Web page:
(This article belongs to the Section Forest Meteorology and Climate Change)
Show Figures

Figure 1

14 pages, 2340 KiB  
Article
Predicting Aboveground Biomass and Carbon Storage for Ma Bamboo (Dendrocalamus latiflorus Munro) Plantations
by Tian-Ming Yen, Pai-Kuan Sun and Long-En Li
Forests 2023, 14(4), 854; https://doi.org/10.3390/f14040854 - 21 Apr 2023
Cited by 1 | Viewed by 1197
Abstract
The purpose of this study was to predict aboveground biomass (AGB) and aboveground carbon storage (AGCS) in Ma bamboo (Dendrocalamus latiflorus Munro) plantations. A total of 25 bamboo samples were selected and felled based on age and diameter at breast height (DBH) [...] Read more.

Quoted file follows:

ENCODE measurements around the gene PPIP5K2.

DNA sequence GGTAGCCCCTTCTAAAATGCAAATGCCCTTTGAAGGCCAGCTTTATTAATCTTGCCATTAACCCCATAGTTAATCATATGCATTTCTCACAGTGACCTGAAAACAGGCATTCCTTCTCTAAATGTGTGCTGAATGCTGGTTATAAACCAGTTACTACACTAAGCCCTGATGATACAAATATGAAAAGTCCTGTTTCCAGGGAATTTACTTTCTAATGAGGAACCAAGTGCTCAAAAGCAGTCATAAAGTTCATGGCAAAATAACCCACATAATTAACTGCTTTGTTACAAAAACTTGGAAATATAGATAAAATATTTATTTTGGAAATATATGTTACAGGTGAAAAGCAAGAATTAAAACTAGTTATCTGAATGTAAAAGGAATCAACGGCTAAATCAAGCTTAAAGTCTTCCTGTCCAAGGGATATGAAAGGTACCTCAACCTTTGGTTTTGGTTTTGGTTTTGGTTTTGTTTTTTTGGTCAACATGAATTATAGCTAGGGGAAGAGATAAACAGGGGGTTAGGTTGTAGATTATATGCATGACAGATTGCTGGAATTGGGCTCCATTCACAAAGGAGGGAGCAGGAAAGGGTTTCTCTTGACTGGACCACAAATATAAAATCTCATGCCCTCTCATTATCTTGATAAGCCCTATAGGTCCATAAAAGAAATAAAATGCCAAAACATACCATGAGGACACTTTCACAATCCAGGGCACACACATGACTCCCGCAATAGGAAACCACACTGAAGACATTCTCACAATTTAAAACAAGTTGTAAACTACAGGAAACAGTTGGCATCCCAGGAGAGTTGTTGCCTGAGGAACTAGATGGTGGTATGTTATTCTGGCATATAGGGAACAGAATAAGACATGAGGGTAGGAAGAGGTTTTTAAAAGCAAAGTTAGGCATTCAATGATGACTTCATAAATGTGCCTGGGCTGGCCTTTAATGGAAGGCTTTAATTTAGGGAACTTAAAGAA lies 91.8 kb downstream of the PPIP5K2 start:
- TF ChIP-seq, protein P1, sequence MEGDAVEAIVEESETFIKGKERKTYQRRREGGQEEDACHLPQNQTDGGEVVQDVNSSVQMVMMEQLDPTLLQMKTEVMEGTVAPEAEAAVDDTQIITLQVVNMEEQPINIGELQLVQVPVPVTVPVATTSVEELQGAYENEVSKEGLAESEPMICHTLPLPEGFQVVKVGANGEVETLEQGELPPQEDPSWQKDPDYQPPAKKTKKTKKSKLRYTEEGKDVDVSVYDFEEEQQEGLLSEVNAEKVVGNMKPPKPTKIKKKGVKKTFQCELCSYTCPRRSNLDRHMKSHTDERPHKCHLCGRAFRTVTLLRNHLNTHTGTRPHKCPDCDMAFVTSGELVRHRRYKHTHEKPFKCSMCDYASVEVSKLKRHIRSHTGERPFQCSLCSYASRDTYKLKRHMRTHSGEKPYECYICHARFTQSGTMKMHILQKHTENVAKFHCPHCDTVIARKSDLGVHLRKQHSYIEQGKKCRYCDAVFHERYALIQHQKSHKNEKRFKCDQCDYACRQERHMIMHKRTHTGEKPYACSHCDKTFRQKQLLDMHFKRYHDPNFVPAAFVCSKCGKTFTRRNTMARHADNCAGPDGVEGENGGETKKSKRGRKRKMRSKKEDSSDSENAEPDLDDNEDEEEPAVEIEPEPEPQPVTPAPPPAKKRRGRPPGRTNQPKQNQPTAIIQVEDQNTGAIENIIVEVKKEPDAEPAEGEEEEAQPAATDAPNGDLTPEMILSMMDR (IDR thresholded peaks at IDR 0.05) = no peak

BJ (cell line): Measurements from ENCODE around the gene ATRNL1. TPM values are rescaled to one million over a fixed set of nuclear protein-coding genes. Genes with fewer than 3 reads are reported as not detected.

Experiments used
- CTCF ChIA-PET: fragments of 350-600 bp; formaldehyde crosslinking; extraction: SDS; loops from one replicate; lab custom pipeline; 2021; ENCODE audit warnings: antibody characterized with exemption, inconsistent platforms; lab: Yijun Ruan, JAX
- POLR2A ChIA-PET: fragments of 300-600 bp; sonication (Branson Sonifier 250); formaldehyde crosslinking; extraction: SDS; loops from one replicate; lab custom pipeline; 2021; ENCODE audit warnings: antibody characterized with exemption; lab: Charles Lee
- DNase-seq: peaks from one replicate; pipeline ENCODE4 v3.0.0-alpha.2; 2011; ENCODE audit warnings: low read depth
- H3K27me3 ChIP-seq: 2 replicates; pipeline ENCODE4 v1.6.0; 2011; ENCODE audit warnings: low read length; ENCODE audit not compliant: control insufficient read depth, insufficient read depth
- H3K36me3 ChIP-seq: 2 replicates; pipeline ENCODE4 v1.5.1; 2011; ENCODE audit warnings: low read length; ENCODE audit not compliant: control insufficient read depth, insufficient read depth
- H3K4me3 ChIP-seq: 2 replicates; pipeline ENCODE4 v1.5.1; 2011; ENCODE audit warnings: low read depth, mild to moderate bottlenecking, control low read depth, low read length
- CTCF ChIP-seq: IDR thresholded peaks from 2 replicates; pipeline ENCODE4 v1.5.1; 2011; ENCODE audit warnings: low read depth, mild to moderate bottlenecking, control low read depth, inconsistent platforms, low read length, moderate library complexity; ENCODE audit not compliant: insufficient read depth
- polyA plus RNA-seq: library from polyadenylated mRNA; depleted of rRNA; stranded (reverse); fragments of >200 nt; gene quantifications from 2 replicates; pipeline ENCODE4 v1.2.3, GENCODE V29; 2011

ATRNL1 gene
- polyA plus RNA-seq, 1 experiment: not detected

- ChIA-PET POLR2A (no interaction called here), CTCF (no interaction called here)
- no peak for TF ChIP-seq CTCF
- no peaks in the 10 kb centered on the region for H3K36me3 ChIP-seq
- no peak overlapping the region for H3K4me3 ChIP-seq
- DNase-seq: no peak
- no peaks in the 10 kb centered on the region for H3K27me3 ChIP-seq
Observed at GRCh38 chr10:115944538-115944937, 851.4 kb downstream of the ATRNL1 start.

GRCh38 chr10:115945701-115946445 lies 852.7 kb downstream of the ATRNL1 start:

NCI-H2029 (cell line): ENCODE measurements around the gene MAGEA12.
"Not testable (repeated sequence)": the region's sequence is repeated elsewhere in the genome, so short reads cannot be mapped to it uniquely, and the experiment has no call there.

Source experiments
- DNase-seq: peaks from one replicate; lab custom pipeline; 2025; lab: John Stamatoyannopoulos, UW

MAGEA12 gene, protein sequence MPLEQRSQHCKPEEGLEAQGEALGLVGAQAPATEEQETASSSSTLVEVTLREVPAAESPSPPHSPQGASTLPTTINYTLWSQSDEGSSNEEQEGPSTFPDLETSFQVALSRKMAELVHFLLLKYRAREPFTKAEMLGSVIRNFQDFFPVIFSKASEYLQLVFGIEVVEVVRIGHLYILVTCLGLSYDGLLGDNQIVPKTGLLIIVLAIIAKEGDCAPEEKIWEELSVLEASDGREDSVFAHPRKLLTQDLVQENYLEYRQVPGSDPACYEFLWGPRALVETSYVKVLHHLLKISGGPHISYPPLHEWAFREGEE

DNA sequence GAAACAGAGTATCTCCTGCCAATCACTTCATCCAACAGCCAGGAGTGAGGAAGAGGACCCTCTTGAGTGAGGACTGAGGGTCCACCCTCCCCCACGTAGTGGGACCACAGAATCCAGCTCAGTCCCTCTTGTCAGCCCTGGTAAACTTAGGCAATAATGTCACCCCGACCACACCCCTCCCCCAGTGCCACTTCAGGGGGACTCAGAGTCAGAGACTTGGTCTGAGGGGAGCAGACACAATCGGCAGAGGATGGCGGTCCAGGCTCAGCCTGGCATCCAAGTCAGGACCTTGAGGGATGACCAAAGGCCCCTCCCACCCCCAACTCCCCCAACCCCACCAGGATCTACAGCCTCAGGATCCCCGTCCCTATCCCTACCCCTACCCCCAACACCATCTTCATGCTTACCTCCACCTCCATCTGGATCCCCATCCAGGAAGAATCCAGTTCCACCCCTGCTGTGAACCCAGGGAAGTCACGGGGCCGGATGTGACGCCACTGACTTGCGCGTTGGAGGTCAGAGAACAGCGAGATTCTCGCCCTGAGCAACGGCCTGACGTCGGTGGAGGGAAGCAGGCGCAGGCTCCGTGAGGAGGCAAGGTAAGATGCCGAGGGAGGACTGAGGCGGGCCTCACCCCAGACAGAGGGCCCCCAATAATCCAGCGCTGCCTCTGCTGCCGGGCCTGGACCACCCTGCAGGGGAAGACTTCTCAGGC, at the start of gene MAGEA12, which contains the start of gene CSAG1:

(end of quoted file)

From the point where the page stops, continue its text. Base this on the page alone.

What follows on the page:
The purpose of this study was to predict aboveground biomass (AGB) and aboveground carbon storage (AGCS) in Ma bamboo (Dendrocalamus latiflorus Munro) plantations. A total of 25 bamboo samples were selected and felled based on age and diameter at breast height (DBH) classes. Two types of allometric equations (with and without an age factor) were used to develop biomass models for foliage, branches, culms and aboveground parts. Moreover, three intensively managed Ma bamboo plantations were used in this study to predict AGB and AGCS. The above two biomass models and a diameter distribution model were used to predict AGB for the three bamboo stands. The AGCS was predicted based on the AGB and percent carbon content. The results showed that the proportions of foliage, branches and culms to AGB were 11.1, 23.7 and 65.2%, respectively, at the individual bamboo level. The mean percent carbon content was predicted to be 41.68, 44.21 and 46.72% for foliage, branches and culms, respectively. The allometric equation with the age factor had better predictive ability than that without the age factor, with the former having higher R2 and lower root mean square error values. Compared to the AGB predicted by the allometric model with the age factor at the stand level, the range of relative error was from −16.56 to 5.26% and from −40.0 to 71.7% for the AGB predicted by the allometric model without the age factor and that by the diameter distribution model, respectively. According to the allometric model with the age factor, the AGB and AGCS were predicted to be 35.7 ± 3.4 and 16.3 ± 1.5 Mg ha−1, respectively, in Ma bamboo plantations. The results also reflected that the current status of Ma bamboo management is intensive management, where the focus is on harvesting bamboo shoots. Full article